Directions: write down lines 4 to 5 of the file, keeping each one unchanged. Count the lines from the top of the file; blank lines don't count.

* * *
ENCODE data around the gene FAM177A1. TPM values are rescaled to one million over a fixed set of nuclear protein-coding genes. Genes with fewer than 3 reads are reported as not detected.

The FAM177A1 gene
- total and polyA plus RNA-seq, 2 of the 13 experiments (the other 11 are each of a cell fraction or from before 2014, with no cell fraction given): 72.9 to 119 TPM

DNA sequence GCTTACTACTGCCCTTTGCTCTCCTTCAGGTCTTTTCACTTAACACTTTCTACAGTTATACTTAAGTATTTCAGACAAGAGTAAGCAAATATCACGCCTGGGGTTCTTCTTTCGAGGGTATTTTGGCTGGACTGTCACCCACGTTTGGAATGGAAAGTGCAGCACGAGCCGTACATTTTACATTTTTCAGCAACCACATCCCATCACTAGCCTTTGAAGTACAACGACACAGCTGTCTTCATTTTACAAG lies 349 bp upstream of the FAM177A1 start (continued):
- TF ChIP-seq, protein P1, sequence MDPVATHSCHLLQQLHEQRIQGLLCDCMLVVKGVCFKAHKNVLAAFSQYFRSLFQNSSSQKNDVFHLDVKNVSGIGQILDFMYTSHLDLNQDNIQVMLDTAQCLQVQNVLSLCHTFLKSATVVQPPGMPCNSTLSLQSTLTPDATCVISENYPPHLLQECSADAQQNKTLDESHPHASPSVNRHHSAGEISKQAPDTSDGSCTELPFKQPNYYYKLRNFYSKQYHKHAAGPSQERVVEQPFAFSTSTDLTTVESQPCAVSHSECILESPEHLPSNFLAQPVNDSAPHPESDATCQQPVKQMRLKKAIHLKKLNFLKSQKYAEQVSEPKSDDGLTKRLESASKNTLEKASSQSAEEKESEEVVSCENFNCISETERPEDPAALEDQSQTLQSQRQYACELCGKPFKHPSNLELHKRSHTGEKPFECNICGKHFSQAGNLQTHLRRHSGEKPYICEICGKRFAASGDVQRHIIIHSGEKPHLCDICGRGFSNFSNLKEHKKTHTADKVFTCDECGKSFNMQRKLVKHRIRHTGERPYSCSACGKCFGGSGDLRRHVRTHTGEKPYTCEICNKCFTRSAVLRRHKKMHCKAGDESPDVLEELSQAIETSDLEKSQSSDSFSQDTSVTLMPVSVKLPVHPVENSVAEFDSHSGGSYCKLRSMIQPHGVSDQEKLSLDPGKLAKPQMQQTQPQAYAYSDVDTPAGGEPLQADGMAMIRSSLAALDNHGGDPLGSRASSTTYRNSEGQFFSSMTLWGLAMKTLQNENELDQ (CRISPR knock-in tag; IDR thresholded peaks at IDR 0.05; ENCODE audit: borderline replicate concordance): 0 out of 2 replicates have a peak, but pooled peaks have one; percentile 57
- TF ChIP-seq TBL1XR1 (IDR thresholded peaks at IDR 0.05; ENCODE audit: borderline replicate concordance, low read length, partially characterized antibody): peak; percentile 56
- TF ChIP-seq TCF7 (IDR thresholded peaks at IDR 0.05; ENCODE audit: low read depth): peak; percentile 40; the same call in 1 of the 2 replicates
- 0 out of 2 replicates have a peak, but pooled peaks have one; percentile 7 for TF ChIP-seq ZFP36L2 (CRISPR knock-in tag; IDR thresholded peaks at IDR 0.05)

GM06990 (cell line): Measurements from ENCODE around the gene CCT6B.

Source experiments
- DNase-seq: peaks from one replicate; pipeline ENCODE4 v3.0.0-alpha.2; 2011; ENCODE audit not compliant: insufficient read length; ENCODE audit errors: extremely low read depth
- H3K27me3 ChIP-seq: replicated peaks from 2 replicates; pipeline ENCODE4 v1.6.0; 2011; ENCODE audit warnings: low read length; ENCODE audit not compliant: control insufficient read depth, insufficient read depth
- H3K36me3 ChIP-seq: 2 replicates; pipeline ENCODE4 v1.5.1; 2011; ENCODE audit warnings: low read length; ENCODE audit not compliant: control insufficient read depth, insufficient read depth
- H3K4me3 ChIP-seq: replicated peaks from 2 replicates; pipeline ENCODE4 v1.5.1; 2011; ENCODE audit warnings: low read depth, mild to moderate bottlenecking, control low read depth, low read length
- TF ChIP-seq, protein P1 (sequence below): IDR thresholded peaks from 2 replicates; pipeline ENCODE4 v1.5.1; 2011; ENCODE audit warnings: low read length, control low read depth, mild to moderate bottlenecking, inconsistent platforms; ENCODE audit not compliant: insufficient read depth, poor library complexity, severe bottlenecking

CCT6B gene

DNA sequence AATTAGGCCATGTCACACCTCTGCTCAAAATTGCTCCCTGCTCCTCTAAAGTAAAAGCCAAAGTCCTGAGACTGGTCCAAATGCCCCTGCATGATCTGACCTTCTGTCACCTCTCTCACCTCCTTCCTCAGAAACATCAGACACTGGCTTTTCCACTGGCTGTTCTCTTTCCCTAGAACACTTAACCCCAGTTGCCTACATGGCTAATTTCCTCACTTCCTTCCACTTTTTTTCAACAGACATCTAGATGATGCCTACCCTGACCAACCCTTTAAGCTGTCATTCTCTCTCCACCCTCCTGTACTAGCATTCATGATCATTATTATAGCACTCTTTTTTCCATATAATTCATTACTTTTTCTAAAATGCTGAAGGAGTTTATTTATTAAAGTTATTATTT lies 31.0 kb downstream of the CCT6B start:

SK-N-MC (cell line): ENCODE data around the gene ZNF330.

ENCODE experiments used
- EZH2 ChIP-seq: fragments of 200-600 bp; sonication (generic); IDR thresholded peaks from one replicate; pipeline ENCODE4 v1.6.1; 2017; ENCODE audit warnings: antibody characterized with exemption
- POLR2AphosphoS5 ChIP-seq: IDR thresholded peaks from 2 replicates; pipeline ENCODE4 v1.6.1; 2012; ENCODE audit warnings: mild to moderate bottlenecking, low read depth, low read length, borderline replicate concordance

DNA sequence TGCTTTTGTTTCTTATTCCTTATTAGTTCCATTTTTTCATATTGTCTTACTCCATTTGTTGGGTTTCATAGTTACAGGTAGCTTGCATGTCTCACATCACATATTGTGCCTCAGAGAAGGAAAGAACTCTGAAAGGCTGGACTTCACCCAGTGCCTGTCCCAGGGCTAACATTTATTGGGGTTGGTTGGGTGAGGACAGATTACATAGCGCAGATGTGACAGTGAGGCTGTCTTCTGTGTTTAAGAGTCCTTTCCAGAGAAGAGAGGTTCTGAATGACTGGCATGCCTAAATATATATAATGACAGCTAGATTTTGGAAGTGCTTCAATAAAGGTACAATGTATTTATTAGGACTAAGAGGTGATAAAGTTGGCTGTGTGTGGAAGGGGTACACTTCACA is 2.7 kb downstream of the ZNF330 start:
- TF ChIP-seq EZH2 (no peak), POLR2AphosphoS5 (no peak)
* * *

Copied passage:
DNA sequence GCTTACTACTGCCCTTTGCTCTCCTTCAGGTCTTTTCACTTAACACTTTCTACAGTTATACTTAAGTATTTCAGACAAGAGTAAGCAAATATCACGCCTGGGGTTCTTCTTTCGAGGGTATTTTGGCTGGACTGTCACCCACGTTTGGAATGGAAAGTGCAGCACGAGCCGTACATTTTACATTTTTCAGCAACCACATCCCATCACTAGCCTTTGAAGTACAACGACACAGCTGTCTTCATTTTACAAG lies 349 bp upstream of the FAM177A1 start (continued):
- TF ChIP-seq, protein P1, sequence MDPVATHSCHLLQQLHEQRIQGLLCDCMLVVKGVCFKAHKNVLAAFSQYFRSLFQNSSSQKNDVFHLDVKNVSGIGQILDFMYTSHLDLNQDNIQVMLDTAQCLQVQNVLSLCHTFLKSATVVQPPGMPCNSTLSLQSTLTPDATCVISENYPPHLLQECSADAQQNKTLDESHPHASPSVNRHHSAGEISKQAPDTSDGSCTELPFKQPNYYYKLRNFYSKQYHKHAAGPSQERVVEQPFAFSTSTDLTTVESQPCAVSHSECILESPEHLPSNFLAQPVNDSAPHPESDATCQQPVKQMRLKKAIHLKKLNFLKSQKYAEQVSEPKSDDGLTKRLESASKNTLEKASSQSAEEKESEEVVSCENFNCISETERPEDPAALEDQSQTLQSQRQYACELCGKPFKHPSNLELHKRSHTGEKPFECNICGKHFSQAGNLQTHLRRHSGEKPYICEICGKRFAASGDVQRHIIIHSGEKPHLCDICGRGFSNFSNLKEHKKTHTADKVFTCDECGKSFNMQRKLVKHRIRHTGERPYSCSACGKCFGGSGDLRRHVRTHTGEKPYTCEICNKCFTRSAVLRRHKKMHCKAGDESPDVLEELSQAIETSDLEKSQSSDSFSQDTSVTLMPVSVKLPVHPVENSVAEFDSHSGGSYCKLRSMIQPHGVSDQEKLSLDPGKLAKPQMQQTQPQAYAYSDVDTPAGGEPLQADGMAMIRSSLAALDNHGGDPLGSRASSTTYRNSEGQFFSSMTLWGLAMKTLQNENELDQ (CRISPR knock-in tag; IDR thresholded peaks at IDR 0.05; ENCODE audit: borderline replicate concordance): 0 out of 2 replicates have a peak, but pooled peaks have one; percentile 57